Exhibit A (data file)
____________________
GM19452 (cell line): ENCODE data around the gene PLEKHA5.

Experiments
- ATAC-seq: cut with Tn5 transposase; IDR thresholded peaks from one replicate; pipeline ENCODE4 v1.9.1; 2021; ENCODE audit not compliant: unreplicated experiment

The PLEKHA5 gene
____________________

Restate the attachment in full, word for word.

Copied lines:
GM19452 (cell line): ENCODE data around the gene PLEKHA5.

Experiments
- ATAC-seq: cut with Tn5 transposase; IDR thresholded peaks from one replicate; pipeline ENCODE4 v1.9.1; 2021; ENCODE audit not compliant: unreplicated experiment

The PLEKHA5 gene